FBI Announces Reward in NYC Terror Attacks


Damage from 2008 Times Square Attack | Image by FBI New York

It has been 15 years since an unsolved bombing occurred at a military recruitment office in Times Square, and the FBI is concerned that the unknown suspect or suspects could strike again.

On Tuesday, the FBI announced a $250,000 reward for information that leads to the “identification, arrest, and conviction,” of the person or persons responsible for the 2008 attack. The agency is still actively pursuing the suspect[s], as there is no statute of limitations for prosecuting the case.

“We’re definitely concerned that they could do something like this again,” said Robert Kissane, the special agent in charge of the New York Joint Terrorism Task Force, in an interview with Fox News. “No one should be able should be allowed to get away with setting off an improvised explosive device in New York City, let alone in the center of Times Square.”

The FBI said the bomb was “built using an ammunition can similar to those found on the battlefields in Iraq and Afghanistan,” and despite there being no injuries, the “device could have caused significant injury and casualties if people had been close to the blast,” Fox 4 KDFW reported.

Surveillance footage of the incident shows that, in the early morning hours of March 6, an unidentified person rode a bicycle to the Armed Forced Recruiting Station on West 43rd Street and Seventh Avenue, placed an explosive device, lit the fuse, and then fled on the bike.

The FBI believes the unknown suspect may have been involved in two previous unsolved bombings in New York City: one at the Mexican Consulate in October 2007 and one at the British Consulate in May 2005. In all three incidents, the unknown suspect or suspects used a bicycle to deliver the explosive device between 3-4 a.m.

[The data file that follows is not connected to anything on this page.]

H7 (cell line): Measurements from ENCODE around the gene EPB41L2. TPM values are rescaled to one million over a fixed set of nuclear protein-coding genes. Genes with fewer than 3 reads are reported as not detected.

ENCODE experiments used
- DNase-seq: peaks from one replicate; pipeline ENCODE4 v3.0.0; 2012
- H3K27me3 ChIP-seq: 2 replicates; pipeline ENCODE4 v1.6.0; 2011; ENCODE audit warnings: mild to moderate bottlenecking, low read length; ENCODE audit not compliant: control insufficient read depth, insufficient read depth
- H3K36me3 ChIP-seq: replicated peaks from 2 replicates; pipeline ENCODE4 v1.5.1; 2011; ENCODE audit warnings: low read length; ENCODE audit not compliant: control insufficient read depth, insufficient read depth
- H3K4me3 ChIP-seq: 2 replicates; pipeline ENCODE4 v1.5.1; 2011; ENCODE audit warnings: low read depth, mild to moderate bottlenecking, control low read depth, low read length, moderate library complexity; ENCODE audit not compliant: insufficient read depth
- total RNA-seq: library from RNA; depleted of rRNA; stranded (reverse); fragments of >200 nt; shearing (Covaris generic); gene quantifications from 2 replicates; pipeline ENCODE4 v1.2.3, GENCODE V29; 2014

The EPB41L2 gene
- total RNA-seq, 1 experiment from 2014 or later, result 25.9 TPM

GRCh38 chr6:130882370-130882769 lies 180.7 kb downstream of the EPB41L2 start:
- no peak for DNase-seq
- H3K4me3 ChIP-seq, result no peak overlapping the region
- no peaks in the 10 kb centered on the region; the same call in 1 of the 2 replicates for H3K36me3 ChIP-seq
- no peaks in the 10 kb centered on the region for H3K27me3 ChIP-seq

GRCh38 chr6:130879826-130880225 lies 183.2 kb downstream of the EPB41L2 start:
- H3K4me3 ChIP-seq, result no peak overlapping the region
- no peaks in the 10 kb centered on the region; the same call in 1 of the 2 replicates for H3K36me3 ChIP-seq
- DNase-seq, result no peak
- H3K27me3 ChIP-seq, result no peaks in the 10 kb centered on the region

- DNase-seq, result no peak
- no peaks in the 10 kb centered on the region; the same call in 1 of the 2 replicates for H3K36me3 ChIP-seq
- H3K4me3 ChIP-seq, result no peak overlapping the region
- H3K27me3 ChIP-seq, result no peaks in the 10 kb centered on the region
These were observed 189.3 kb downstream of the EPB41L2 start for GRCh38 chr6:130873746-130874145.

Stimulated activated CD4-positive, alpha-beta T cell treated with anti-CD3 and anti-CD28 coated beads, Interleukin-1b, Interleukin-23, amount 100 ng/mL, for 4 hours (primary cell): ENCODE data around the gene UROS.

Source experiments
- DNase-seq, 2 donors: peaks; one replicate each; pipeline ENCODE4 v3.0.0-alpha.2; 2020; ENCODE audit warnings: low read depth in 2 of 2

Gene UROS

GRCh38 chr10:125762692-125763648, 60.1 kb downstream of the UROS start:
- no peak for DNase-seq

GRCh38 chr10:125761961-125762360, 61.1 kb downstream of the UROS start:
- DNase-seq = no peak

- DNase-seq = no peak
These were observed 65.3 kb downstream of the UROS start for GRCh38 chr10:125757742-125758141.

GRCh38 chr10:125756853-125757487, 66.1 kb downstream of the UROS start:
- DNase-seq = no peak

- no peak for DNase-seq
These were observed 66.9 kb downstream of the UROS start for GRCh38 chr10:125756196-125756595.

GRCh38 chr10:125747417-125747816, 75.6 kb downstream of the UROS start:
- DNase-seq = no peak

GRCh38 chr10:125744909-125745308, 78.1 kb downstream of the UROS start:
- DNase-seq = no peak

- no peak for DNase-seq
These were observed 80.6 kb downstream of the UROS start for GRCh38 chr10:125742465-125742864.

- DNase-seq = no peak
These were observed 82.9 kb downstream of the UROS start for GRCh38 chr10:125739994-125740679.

Michael J. Driscoll, the FBI assistant director in charge, said the FBI is still committed to finding any suspects from the 2008 blast.

“Fifteen years may have passed since the bombing occurred, but the New York [Joint Terrorism Task Force] is unwavering in the pursuit of justice in this case,” said Driscoll. “If you have any information about this incident or those responsible for it, please contact us.”

Kissane hopes the increased reward will prompt someone to give information to the FBI.

“You know, over the course of 15 years, an individual might have had a change of heart in terms of, you know, where they were in 2008 and where they are now in their life and has a better understanding that setting off an IED in Manhattan was an awful thing to do,” said Kissane, per Fox 4.

He also said that other factors could prompt someone to offer new information.

“Additionally, you could have a situation where somebody that knew an individual that was responsible for the attack has had a falling out with that individual or those group of people, and they might have the motivation to provide information on that attack and to receive the money,” Kissane added, per Fox 4.

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